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Friday, August 26, 2011

An arbitration award may be confirmed despite the non-appearance of a party in an Article 75 proceeding


An arbitration award may be confirmed despite the non-appearance of a party in an Article 75 proceeding
Saunders v City of New York, 283 AD2d 213

The lesson of the Saunders case is that if a party wishes to oppose an Article 75 motion to confirm an arbitration award, it had better appear before the court or it will run the risk of being the target of a default judgment.

A Supreme Court justice confirmed an arbitration award in favor of Lee Saunders, requiring the City of New York to pay him $15,000 in severance pay. The award was confirmed as a result of “default” after the City failed to appear at the Article 75 proceeding to object.

The City's motion to vacate the award was denied by Supreme Court and the City appealed. The Appellate Division affirmed the lower court's action, noting that the City's motion to vacate its default was properly denied in view of the City's failure to set forth a reasonable excuse for its repeated failure to appear and provide any meritorious defense to the courts confirming the arbitration award in Saunder's favor.

According to the ruling, the City did not appear at four scheduled court dates. Despite “its attorney's personal assurances to the court that there would be no default on the fifth court date,” marked final by the court, the City again failed to appear on that occasion as well.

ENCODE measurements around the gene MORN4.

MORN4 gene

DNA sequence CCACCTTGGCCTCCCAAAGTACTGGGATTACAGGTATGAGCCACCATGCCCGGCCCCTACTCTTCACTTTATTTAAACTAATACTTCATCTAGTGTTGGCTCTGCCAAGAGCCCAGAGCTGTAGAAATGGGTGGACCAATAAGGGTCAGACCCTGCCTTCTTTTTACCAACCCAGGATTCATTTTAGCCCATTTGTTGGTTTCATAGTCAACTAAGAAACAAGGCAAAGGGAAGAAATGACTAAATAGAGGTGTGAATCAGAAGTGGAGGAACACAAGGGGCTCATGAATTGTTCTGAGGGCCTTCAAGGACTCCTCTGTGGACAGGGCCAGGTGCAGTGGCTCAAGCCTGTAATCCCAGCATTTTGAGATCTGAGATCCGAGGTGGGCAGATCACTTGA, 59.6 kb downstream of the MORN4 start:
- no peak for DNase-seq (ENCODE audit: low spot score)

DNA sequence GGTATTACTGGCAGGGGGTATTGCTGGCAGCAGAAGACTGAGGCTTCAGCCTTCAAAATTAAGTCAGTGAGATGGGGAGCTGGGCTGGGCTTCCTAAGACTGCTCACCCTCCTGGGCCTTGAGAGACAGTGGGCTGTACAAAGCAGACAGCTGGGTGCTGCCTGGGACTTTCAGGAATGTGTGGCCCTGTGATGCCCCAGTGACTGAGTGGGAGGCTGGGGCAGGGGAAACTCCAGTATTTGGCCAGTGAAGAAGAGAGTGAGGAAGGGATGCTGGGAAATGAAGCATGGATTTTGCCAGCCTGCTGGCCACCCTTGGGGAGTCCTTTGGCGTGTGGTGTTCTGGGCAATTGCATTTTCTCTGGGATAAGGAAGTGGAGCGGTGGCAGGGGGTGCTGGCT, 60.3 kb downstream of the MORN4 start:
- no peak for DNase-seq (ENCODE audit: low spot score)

This conduct, said the Appellate Division, “evincing such a complete lack of regard for the court and the legal process,” is not excusable.

In addition, said the court, “it is plain that [City] has no meritorious defense to confirmation of the subject arbitration award,” commenting that the arbitrator's award of $15,000 in severance pay in accordance with the terms of a severance incentive program agreement is supported by the record.

In any event, an arbitrator's award “will not be vacated even though ... his interpretation of the agreement misconstrues or disregards its plain meaning or misapplies substantive rules of law, unless it is violative of a strong public policy, or is totally irrational, or exceeds a specifically enumerated limitation on his power.” None of these elements, said the court, were relevant in this case.

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A Reasonable Penalty Under The Circumstances at http://nypplarchives.blogspot.com

The Disability Benefits E-book: at http://section207.blogspot.com/

Layoff, Preferred Lists at http://nylayoff.blogspot.com/

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